By David Jones
December 25th. It’s Christmas day.
It’s also the solstice celebration of Dies Natalis Sol Invicti (among other names), represented the renewal (rebirth) of the sun’s dominance after being absent so much from the winter skies. The day has history. But whether it’s seen as a day to celebrate the rebirth of the Sun King or the birth of a Son who would arise to be King, you can’t escape that death plays a part.
Christmas can be a tough time. Along with Easter, July 4th and Thanksgiving, this holiday is inextricably entwined with traditions which families have developed and handed down for generations. These traditions become “the right way” for many members of the family to observe these holidays. That’s all fine while the older generations are still around, but eventually each family must face the inevitable changes that time forces on us all.
I remember how it challenged my family, and I see how it’s challenging my wife’s.
It’s about facing the change of death, not just of the person but also the traditions we associate with them while growing up. For example my Family Holidays centered around my maternal Grandpa, since all the family at dinner were related to him by blood or marriage.
When he died, our family tried to keep the traditions together, but without that one person who symbolized the Reason for the Season—no not that person, I’m still talking about Grandpa—the traditions didn’t mean the same things anymore. The person was the tradition’s anchor. We drifted apart.
In my wife’s case, when her father died she was kind of expected to be the family’s new anchor. But they soon found that certain parts of their tradition, such as playing pinochle until late evening, just weren’t maintained. Family members seemed a bit lost, trying to come to terms with it all. And that’s where I suggested to her and her family: it’s time to make our own traditions.
If a tradition dies, it opens an opportunity in our lives to establish new ones which meet our needs for today.
But for some that’s easier said than done. If the tradition growing up became the orthodox way to celebrate (the way considered right or best), anything different will be seen as wrong or at least unsatisfactory. How can we mindfully navigate and help alleviate the suffering this might cause others?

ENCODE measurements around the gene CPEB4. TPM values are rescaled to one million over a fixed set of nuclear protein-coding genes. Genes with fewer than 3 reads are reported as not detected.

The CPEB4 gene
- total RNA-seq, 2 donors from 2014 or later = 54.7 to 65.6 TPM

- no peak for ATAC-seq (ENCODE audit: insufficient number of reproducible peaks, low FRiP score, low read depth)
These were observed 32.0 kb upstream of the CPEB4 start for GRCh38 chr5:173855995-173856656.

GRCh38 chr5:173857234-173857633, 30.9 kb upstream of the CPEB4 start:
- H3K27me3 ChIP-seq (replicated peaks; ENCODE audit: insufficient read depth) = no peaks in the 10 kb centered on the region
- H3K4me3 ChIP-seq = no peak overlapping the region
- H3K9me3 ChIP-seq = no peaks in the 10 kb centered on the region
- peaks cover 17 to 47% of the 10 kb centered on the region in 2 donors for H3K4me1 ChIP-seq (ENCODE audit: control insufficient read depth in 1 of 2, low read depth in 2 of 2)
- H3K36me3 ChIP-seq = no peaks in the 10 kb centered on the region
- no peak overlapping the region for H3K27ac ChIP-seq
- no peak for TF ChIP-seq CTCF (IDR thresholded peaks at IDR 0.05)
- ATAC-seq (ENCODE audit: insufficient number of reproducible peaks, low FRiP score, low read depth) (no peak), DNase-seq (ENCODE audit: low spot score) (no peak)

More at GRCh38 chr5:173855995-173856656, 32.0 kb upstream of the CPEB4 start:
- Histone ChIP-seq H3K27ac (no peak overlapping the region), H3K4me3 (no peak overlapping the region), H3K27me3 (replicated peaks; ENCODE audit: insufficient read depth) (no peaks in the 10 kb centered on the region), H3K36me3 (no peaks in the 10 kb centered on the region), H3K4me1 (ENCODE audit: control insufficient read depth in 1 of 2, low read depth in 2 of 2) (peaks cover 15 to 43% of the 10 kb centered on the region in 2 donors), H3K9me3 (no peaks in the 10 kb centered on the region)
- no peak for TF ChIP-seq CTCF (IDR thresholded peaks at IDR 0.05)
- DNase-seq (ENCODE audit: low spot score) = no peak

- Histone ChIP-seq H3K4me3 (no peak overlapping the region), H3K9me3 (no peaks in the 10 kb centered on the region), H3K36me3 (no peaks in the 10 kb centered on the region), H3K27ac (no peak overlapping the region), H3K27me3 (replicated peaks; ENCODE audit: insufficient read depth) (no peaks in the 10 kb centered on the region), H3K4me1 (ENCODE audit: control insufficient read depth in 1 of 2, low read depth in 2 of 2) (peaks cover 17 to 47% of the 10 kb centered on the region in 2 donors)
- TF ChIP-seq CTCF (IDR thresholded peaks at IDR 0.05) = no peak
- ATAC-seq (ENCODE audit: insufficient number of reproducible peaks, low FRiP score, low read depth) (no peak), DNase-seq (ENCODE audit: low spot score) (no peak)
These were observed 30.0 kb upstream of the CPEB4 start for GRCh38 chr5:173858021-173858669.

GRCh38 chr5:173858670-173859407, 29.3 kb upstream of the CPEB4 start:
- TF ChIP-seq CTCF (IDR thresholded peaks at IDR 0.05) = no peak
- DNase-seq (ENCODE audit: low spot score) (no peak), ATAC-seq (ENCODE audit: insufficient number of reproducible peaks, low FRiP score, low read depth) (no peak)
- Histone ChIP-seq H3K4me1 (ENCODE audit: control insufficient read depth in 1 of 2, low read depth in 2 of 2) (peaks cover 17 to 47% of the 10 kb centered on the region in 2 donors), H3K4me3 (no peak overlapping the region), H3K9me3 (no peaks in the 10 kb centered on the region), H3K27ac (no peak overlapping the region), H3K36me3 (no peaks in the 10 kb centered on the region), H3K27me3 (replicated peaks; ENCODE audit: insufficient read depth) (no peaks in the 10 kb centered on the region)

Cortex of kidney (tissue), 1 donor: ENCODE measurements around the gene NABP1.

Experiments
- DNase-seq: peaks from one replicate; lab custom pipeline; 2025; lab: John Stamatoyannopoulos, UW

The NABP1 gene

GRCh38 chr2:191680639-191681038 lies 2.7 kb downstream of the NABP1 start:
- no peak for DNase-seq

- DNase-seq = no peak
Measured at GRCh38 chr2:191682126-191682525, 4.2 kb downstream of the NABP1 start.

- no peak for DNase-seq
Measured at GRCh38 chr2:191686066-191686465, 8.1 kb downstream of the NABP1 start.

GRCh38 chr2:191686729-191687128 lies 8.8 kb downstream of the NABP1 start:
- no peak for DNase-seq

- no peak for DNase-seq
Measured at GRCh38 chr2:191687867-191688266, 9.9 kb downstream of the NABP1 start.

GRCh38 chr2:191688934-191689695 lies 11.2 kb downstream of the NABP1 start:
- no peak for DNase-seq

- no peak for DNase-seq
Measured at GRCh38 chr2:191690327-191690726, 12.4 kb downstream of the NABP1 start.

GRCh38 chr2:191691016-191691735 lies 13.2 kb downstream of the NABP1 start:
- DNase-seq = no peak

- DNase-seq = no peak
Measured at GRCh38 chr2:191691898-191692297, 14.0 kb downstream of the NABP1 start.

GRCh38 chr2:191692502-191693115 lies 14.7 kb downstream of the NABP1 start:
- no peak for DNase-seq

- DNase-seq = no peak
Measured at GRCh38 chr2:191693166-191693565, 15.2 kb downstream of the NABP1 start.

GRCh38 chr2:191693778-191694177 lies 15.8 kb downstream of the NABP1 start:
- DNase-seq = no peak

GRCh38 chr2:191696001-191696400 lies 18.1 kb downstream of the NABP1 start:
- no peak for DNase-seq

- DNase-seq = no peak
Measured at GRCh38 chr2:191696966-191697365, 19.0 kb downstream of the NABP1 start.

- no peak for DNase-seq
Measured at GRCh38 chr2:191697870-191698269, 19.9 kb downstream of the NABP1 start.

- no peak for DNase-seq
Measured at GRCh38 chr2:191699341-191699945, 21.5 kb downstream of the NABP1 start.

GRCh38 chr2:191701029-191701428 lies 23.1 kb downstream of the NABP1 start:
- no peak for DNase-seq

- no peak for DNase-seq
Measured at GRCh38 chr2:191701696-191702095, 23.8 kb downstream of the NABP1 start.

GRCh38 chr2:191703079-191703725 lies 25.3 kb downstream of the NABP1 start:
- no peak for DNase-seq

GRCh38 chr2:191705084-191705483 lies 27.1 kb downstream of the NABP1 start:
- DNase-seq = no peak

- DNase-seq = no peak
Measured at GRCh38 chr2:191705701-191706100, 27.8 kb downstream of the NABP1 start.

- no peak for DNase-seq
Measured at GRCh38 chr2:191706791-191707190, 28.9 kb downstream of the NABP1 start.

Take time to understand. Everyone has a personal way of suffering. It’s best to become attuned to how they really feel so you can know how to move forward, or if you even should. Christmas time might not be the time to go there.
Be compassionate. They’re suffering, so it’s not the time for lectures, demands, guilt trips, or flippant dismissal. You’re trying to relieve suffering, not fuel it.
Get their input. One of the fastest ways to come up with unsatisfactory solutions is to talk past folks and decide things for them. Maybe you’re the only one who has ideas at the moment, but at least give them the first voice.
Be flexible. What if they don’t want new traditions but only want things to be the way they were back when things were right and made sense? What if they remember the old traditions with joy and believe the joy was based entirely on how things were?
Be ready for overwhelming feelings. The displeasure of the new observance tradition might mask a deeper or broader mourning. Heck, it might have NOTHING to do with the celebration and all about that empty seat at dinner. You might inadvertently tap into that.
Although Christmas time signifies birth and light, to get there we have to recognize the time of dark and death. December 25th just amplifies that recognition of darkness for some, and it can be a time of fear, unresolved grief, mournful anger, loneliness and isolation.
Be patient, kind and compassionate towards folks who struggle through the dark times, especially if they feel expected to be happy and cheerful. We all have our time in the darkness—be the companion you want when it’s your turn.
Editor: Dana Gornall